VIENNA -- General Motors will use fewer Tier 1 suppliers in the future and continue trimming its $86 billion (E68 billion) global purchasing budget.
"Both our purchasing spending and our supplier base will shrink," Bo Andersson, GM vice president of global purchasing, said in an interview with Automotive News Europe. "Last year we produced 9.1 million vehicles worldwide. This year that figure will be even higher, but we will be saving money."
He cited three reasons:
1. Increased effort to source the majority of parts from fewer Tier 1s
2. Growth in emerging markets where locally sourced parts are cheaper
3. Continued emphasis within GM on lowering costs, for example, by using global architectures.
Andersson declined to say by how much GM's purchasing bill will be decreased, but did acknowledge it likely will be in line with GM's previous cuts. GM has said it would like to save $7 billion this year -- $1 billion from purchasing. GM lost $10.6 billion last year.
To help cut costs and improve quality, Andersson said, the majority of GM parts in the future will come from "about 500 Tier 1 suppliers."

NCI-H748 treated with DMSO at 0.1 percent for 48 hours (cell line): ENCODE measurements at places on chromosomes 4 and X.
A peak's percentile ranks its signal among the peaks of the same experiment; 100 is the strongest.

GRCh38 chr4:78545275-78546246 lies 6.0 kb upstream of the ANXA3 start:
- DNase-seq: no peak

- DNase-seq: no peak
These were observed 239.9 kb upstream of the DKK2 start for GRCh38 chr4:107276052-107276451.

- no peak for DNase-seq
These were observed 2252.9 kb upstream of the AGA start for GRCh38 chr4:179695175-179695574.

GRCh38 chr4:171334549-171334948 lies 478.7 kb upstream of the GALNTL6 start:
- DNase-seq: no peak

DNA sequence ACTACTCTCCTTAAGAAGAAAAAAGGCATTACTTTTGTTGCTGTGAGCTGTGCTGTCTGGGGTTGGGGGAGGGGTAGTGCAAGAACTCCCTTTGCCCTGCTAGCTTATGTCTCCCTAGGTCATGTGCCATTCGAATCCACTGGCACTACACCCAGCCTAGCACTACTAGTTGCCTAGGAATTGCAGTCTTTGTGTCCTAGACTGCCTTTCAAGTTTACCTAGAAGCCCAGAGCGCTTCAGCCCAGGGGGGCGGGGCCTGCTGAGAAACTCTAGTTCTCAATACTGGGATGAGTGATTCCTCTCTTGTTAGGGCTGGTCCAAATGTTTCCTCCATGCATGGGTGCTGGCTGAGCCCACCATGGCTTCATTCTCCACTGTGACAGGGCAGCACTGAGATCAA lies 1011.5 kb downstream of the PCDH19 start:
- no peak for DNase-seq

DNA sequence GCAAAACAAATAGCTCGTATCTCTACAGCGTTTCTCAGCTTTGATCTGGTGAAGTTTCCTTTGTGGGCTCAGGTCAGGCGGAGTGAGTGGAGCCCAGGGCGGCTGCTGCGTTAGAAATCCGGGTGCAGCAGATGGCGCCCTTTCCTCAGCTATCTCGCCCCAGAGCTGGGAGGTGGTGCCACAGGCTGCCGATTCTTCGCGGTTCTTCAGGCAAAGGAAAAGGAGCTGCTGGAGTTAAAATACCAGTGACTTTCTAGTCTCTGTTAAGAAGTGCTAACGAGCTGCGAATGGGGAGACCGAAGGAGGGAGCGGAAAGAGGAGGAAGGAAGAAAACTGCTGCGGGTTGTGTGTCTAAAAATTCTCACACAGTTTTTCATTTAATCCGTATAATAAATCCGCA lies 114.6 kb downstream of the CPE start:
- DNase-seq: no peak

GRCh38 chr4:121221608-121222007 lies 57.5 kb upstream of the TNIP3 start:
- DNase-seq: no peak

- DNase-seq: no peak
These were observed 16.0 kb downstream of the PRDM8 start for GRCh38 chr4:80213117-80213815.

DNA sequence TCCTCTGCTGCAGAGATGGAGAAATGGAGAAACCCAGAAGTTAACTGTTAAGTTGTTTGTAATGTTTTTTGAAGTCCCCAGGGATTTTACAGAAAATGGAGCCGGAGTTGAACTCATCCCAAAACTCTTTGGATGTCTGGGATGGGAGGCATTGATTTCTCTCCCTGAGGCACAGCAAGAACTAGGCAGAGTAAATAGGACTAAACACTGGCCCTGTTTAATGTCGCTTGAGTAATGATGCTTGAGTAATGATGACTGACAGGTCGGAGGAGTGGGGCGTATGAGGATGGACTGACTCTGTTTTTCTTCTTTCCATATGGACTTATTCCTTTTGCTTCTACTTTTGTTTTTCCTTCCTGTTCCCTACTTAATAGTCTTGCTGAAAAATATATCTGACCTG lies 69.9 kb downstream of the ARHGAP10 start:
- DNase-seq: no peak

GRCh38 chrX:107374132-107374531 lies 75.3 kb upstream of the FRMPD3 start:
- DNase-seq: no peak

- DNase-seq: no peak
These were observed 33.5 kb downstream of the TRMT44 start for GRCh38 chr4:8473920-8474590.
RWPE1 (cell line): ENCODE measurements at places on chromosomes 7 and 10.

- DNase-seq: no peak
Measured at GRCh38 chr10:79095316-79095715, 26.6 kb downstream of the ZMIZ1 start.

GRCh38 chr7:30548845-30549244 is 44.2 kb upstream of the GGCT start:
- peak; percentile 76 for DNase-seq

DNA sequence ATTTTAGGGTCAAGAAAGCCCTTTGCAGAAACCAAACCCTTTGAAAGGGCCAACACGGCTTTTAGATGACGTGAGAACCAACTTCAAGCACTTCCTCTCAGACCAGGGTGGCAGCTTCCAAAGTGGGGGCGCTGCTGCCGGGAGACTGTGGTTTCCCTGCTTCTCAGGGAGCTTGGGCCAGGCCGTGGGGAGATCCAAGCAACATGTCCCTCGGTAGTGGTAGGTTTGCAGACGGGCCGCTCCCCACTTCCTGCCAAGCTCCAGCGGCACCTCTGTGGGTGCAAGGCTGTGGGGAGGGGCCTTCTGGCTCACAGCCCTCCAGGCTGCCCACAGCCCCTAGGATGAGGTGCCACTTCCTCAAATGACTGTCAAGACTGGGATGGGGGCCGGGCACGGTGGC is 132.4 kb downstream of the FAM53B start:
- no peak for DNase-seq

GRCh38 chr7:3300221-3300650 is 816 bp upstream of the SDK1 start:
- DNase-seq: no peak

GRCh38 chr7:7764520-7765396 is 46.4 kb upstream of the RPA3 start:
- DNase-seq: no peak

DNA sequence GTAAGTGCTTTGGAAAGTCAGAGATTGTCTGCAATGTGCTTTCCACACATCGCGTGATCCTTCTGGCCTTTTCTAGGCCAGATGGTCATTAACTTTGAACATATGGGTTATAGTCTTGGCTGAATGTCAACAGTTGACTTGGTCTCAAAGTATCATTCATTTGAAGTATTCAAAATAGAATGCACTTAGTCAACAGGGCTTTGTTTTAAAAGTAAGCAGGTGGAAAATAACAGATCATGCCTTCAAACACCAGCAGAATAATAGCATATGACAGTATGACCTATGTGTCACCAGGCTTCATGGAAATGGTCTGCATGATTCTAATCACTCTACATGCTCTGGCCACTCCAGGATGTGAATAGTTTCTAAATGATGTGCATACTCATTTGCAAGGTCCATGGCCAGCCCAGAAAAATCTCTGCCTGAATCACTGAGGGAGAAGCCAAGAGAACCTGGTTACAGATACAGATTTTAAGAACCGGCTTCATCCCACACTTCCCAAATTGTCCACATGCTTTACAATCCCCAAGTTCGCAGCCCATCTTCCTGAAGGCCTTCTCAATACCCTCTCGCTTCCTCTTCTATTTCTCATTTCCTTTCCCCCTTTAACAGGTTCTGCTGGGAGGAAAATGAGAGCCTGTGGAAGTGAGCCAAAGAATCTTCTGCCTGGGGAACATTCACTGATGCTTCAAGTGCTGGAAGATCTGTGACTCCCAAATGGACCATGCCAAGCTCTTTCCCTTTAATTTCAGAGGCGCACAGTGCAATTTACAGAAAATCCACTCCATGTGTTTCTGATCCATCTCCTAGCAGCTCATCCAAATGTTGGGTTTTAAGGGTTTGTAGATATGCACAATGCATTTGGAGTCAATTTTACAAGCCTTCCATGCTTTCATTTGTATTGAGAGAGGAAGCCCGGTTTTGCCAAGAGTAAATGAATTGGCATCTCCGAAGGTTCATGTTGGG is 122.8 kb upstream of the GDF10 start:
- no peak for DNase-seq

In January, GM told Reuters it cut its supplier base to 3,200 companies from 3,700, or 14 percent, in the past 12 months.
"We are also seeing a reduction in the number of our supply base," said Andersson, who was in Vienna to address the Automotive News Europe Congress.
The move is similar to strategies of other automakers.
Last year, Ford said it was changing its global purchasing process to offer larger and long-term contracts to a smaller number of suppliers on future models.
Volkswagen also is intensifying cooperation with 19 core suppliers to build long-term relationships.
Emerging market focus
A native of Sweden, Andersson said GM will continue to increase its purchasing focus in emerging markets, such as eastern European markets Ukraine, Poland and Bulgaria.
"For me, as a European, it is threatening how ambitious suppliers from emerging markets are," Andersson said. "They have the ambition to become the best."
Andersson said GM has gained substantial cost savings from its global architecture program. For example, GM recently signed contracts with two separate seat belt suppliers that will allow the company to use those parts for two different vehicle architectures.
Global architectures and global sourcing on the next generation of mid-sized cars -- such as the Opel Vectra and Saab 9-3, for example -- will save about 20 percent, Andersson said.
GM also will seek that level of savings, and possibly more, on its next gener-ation of small cars, including the Opel/Vauxhall Astra due in 2009.
"Right now our first priority is to support our growth in markets like China but also in Poland, Ukraine, Mexico, Brazil and South Africa," he said. "Our second priority is to ensure the quality of our products and smooth launches of new models. Our third priority is reducing cost."
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